With the way the tide turns in today’s fast-paced, always-connected world, it’s a bit perplexing that you may one day wake up and find that the way a company operates across its entire product lineup has been irrevocably changed overnight. It is rather disconcerting and a reminder that nothing is ever set in stone, unless you’ve made yourself a cosy monopoly. These words are coming from my head as I read the press release from Opera, announcing their intention to drop development of their in-house Presto rendering engine in favour of Webkit.

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It may look the same, but in future it’ll be a different beast altogether.

This change will apply to both their mobile and desktop versions of their browser, changing the way Opera Mini, Mobile and desktop render the web to the end-user. Because Opera still holds a significant amount of market share (i.e. just enough to keep them relevant) its not going to disappear that quickly. Adopting Webkit, though, hints at just how much of an impact Google’s Android and Chrome browsers, along with Apple’s versions of Safari on iOS and OS X.

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For comparison, when you look at how mobile browsers have changed market share over the last year, Opera has been on a relatively steady decline, with most of the market share it had lost to the rising powerhoise that is Android. Both the iPhone and various Android devices use Webkit-based browsers and the majority of website updates and new websites are catering for Webkit devices because it’s just so much easier,  in addition to Webkit offering better standards support like HTML5. In SA, this graph looks nothing like our local mobile browsing stats – Opera dominates with over 50% market share, but has been steadily declining thanks to Android slowly gaining ground with its native browser.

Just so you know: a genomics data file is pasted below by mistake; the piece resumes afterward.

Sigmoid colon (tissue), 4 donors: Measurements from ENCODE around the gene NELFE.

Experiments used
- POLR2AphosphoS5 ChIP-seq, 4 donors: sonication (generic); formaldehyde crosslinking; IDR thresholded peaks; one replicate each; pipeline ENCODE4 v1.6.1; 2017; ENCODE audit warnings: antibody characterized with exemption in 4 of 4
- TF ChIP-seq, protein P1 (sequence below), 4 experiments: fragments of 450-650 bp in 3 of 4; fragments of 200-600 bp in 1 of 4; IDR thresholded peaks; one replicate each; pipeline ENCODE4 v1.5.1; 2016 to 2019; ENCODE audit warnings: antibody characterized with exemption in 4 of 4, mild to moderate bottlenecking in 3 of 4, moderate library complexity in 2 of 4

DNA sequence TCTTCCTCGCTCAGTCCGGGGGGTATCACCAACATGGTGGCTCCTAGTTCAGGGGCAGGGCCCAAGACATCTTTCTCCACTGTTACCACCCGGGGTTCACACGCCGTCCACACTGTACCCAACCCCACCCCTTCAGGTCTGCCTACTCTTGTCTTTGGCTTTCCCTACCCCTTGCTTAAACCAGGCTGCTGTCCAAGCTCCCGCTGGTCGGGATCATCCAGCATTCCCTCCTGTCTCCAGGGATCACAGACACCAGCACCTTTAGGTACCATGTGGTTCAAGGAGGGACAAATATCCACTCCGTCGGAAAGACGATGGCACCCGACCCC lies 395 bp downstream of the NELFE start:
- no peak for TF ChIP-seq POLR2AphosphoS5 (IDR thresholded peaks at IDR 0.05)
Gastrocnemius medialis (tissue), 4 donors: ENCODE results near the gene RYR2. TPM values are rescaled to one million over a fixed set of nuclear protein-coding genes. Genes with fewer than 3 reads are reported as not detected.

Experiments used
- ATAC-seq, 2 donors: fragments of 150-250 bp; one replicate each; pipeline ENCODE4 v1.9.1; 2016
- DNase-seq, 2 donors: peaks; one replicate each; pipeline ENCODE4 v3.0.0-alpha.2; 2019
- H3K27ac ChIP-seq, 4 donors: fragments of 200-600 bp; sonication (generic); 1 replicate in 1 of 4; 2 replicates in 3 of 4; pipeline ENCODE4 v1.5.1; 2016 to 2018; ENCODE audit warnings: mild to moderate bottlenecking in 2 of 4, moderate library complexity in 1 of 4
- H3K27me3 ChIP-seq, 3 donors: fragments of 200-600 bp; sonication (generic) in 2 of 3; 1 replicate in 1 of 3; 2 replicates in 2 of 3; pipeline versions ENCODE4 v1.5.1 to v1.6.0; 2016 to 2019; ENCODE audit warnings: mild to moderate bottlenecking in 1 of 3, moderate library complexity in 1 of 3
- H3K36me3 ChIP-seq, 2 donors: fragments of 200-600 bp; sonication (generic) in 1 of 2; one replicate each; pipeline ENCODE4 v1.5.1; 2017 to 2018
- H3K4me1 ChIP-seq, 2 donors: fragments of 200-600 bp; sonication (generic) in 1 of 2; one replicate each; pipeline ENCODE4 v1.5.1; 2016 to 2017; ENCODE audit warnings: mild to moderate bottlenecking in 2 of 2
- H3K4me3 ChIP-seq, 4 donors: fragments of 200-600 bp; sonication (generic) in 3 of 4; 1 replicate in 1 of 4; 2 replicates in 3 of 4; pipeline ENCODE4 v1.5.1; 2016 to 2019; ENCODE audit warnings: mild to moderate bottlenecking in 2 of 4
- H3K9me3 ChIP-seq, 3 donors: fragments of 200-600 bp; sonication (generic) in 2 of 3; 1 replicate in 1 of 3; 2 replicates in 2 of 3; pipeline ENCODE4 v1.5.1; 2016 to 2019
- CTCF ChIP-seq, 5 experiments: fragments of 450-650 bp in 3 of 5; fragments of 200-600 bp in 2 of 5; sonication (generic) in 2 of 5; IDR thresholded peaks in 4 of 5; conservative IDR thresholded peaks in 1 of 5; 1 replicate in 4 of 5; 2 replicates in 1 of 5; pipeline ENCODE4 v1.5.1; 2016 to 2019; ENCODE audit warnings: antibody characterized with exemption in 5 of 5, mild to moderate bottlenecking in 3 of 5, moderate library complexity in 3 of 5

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Clearly, things aren’t so rosy for the company and it doesn’t help that for the last two years their desktop browser has come last in Tom’s Hardware’s Web Browser Grand Prix, hogging RAM and CPU cycles and not being as stable or quick as Firefox, Chrome and even Internet Explorer have become. Safari’s always run like lightning on OS X so it’s really no use comparing anything on Apple’s platform. All of this could be attributed to rushed development or possibly issues with Presto itself. Whatever the case may be, Opera has seen fit to replace it with Webkit. Don’t worry though as things will stay the same graphically and there should still be options like Opera Turbo and the like to keep bandwidth use to a minimum.

You’ll just have to live with the fact that you’re basically going to be using a modded and skinned version of Chrome in the future. I was an Opera fan in college, but today it’s nothing like the browser I used to love. Chrome’s got that honour now. Will the adoption speed up development of new versions? If so, it would be a good decision to make.

P.S. I made a point of writing this post inside Opera 12.14, just for fun. But I can’t right-click on images within WordPress’ editor, while other browsers have this functionality. That kind of drives home how far apart Opera’s development is from reality. Perhaps being a better Webkit-based browser than other Webkit-based browsers is Opera’s true calling.

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